For millions in Georgia, Sunday was glorious, if not dizzying.
No doubt many of the thousands who made the trek to the Georgia Dome finale were almost in a haze at the possibilities of the day:
▪ Beating Green Bay, which is a good thing in October, let alone in the playoffs;
▪ Winning the final game in the underappreciated and early-to-death Georgia Dome;
Never miss a local story.
▪ Watching a football team that is playing pretty much the best football in the organization’s history, despite having “only” an 11-5 record, four years after a pair of 13-3 records sandwiched a 10-6 record.
▪ Playing at home with the Super Bowl on the line.
And the dream met reality for the 72,000 or so at the Georgia Dome, a lifetime moment, and a tease of going to the Super Bowl itself.
Like for Megan Akins Evans of Macon, who with husband Mason have been season-ticket holders for seven years and had already taken care of tickets in the new stadium. They haven’t missed a home game in awhile, and were amped to go to Houston.
They were plopped in Section 317 as the Falcons rolled the Packers 44-21, and looked ahead to a road trip of a lifetime. as per her Sunday afternoon Facebook post.
“Just looked at Mason, tears in my eyes, and said “We’re going to the Super Bowl!!!”
Monday brought some reality for Evans and thousands of other Atlanta season ticket holders.
“Now I know the saddest part of your team going to the Super Bowl — the next day when you get that phone call from the Falcons to say that your account was not picked for Super Bowl tickets,” she posted.
Lost in the euphoria of making the Super Bowl is the business of the Super Bowl.
By the time all is said and done, about two or three percent of available seats will actually find their way into the hands of the typical Atlanta season-ticket holder through the team’s lottery.
Unless, of course, a fan wants to go the ticket-sellers route.
Tickets are going for a minimum of about $3,500, and there are packages still available.
Atlanta got 17.5 percent of the ticket allotment.
Seating capacity for NRG Stadium — nobody seems ever able to determine an official seating capacity for facilities — depends on the source, from 71,795 to 72,200 for football. The Texans’ media guide doesn’t appear to list an official capacity, but the game notes for the home finale list capacity at 71,795. That isn’t much bigger than the Georgia Dome’s 71,228.
And the Super Bowl couldn’t come back to Atlanta because why again?
Capacity drops because of, among other things, auxiliary media seating for one of the largest productions on the planet.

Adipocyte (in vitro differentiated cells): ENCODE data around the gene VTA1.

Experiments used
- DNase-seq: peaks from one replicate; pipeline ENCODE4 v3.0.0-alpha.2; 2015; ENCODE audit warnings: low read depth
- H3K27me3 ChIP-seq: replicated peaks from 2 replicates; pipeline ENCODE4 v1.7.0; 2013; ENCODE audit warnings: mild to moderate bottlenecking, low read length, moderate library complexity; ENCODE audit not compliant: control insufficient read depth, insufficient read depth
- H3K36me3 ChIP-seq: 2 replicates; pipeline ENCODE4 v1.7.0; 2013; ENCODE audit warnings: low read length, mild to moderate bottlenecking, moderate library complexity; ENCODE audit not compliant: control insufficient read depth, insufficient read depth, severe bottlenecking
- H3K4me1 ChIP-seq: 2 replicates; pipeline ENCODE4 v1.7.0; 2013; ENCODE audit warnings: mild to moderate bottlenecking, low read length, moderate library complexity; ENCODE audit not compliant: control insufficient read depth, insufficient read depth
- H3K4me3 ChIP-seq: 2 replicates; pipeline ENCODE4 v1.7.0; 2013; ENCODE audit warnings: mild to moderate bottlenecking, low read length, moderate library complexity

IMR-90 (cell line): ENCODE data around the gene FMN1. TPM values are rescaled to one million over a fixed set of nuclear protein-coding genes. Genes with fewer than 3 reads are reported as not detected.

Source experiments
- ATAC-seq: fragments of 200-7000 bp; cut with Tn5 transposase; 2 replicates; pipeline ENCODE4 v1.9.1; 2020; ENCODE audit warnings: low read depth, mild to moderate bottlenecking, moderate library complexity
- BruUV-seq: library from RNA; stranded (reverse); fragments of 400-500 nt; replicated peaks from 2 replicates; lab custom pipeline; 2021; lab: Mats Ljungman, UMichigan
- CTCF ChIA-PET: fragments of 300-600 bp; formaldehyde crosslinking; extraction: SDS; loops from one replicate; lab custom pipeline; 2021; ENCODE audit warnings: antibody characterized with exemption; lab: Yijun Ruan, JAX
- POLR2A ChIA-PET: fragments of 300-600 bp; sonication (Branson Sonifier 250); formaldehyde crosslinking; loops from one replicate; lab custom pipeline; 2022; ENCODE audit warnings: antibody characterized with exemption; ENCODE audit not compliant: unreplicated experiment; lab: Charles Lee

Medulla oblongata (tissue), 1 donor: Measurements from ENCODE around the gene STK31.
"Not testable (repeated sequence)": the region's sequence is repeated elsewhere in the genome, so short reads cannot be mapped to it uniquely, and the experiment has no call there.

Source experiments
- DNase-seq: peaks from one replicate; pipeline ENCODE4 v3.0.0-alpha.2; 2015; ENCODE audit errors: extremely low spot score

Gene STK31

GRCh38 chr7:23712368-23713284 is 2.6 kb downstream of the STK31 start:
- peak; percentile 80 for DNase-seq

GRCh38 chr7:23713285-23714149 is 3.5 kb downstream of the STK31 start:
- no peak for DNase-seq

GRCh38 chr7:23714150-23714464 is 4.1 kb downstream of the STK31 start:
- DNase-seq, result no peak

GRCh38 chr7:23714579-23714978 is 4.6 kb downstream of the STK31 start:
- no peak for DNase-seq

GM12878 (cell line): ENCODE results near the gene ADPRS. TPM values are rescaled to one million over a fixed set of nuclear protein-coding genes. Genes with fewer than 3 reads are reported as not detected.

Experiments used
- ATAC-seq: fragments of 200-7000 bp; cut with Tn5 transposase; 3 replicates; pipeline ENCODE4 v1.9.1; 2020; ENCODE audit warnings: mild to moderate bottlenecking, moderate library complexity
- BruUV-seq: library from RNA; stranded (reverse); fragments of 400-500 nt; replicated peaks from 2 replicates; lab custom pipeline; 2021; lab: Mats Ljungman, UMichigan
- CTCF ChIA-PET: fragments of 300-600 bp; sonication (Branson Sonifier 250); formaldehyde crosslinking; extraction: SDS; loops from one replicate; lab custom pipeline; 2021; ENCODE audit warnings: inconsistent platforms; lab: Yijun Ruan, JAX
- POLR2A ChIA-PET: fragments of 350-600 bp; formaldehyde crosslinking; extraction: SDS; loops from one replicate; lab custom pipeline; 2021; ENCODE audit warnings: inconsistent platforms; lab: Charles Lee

Tickets also go to the “official hospitality partner of the” NFL, On Location.
So the Falcons have between 12,000 and 12,500 tickets to distribute. The 2016 season ticket base for the Falcons was about 57,000.
The Falcons’ lottery was based on seniority, how long one has had season tickets. And there are many long-suffering fans who have continued to re-up each season.
But not that many fans got the call.
Teams will first take care of the biggest corporate sponsors – cha-ching – and other such big-money responsibilities, and VIPs.
And so goes the pecking order until fans come up on the list.
Atlanta owner Arthur Blank is picking up the tab to take every Falcons employee, and there are around 500 of them, to the game. And that check will have six zeroes and two commas on it.
The good news for those gambling on buying tickets in Houston is that the price dropped once Green Bay dumped Dallas.
It’s a good time for the Falcons and the fans that can make the trip to take some notes. Atlanta will host the Super Bowl in 2019. Note: Matt Ryan will be 33 and Julio Jones will be 29.
Atlanta’s new Mercedes-Benz Stadium will seat about 72,000 for Falcons games, but it’s expandable.
One major difference in NRG Stadium and Mercedez-Benz Stadium is that there parking in Houston is substantially better, mostly because NRG Stadium is about 8 minutes from downtown Houston. Imagine the Georgia Dome being located around Hartsfield-Jackson International Airport, without the airport nearby and much of that land.
The stadium is next to the venerable Astrodome, which, yes, is still standing after 53 years.
The facilities timeline for this year’s Super Bowl host facility and Atlanta’s facility history is interesting.
The Astrodome opened in 1965, and was home to the NFL’s Houston Oilers until 1999. That’s one home for 34 years.
The Falcons debuted in 1966 in Atlanta Fulton-County Stadium, then moved into the Georgia Dome in 1992 – 26 years later – and will take over the Mercedez-Benz Stadium (no mention of the Georgia Dome in there, like the Mercedez-Benz Superdome in New Orleans?) in the fall, spending less time in the Georgia Dome than Fulton County Stadium.
The Oilers left Houston in 1996 and became the Tennessee Titans, and the Texans’ first season in Houston at the then-Reliant Stadium was in 2002.
Atlanta began construction on its third football home in that span in 2014.
With the Falcons appearing to be on the most solid ground in organization history, their fans can legitimately dream of an up-close look at a Super Bowl team when the big event returns to the city for the first time since 2000, for the 1999 season.
The Falcon went 5-11 the year they played host. It’s doubtful they’ll repeat that when The Game returns, and the prayers for tickets grow stronger.